The College of New Jersey Alumni Association bestowed its highest honors on three graduates for exceptional leadership and service in their respective fields.
Major General Maria Falca-Dodson ’75 received the Alumni Citation Award, Elizabeth Sheridan ’79 received the Humanitarian Award, and former TCNJ wrestling Head Coach David Icenhower ’84 received the Distinguished Service Award at the Alumni Leadership Award ceremony, held April 26 as part of Reunion Weekend.
A TCNJ nursing graduate and decorated Air Force Veteran, Falca-Dodson was recognized for her work in various healthcare groups throughout New Jersey and Philadelphia, as well as for her service in the New Jersey Air National Guard. Throughout both her military and civilian work, Falca-Dodson has illustrated a fervent dedication to improving health care facilities, and has become an advocate for the expansion and improvement of healthcare and medical resources for veterans. She has also remained connected with her alma mater, serving as a member of the Alumni Association and advocating for the health and wellbeing of student veterans.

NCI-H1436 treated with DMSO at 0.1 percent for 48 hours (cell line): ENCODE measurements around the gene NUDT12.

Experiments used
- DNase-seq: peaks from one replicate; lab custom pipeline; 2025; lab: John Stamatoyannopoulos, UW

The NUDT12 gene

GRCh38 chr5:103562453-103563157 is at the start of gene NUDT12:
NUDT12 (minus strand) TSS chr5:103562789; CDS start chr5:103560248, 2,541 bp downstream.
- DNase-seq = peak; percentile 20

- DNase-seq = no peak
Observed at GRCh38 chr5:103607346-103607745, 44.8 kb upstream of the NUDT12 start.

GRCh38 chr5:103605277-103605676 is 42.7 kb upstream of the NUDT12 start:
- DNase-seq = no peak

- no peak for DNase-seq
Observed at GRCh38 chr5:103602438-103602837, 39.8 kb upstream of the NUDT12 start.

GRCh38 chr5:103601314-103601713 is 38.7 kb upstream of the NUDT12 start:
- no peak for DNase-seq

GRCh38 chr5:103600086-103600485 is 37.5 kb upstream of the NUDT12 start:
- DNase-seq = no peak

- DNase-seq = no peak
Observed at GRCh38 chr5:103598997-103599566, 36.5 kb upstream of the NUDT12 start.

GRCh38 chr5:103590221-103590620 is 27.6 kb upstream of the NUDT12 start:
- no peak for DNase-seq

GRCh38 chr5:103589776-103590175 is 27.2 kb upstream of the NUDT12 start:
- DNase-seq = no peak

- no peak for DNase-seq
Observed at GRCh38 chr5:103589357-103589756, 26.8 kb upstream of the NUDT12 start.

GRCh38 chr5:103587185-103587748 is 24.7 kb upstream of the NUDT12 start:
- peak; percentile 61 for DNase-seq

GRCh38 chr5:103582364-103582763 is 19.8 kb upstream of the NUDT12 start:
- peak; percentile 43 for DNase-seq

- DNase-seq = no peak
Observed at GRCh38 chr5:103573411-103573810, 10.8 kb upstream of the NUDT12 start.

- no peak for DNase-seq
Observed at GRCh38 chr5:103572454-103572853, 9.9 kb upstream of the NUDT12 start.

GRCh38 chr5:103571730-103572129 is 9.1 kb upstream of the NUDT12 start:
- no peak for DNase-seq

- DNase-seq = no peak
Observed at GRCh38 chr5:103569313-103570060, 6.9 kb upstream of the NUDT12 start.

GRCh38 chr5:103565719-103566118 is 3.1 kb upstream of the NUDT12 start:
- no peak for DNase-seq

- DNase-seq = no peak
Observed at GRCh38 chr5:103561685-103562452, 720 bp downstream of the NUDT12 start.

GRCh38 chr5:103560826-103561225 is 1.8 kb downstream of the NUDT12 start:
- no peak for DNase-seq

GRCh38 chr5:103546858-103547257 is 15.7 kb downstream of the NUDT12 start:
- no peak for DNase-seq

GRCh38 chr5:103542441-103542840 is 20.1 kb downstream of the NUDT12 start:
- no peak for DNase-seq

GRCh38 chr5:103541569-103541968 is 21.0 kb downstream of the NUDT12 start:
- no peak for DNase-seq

Sheridan, also a nursing graduate, has enjoyed a successful career in hospital administration. As the chief operating officer and chief nursing officer of Inspira Medical Center in Vineland, she has created a hospital focused on patient-centered care by integrating the ideas and wishes of her nursing staff into the center’s design. Under her leadership, Inspira Medical Center has earned “Magnet Designation” from the American Nurses Credentialing Center and all four of its intensive care units have received the American Association of Critical Care Nurses’ Beacon Award for Excellence.
Icenhower, who retired from TCNJ in 2011, coached wrestling at the College for 35 years. During that time he set an exemplary standard for Lions sports, recording a record 535 wins, six undefeated seasons, and five national championship victories. Named MET Coach of the year 14 times and Division III Coach of the year twice, Icenhower produced 129 All-Americans, making him one of only four coaches in all NCAA divisions that have coached over 100 All-Americans. He is also one of only four coaches in all divisions to surpass 500 wins. His success as a coach led to his induction into the NWCA Division III Hall of Fame in 1999.
—Victoria Bartek ’15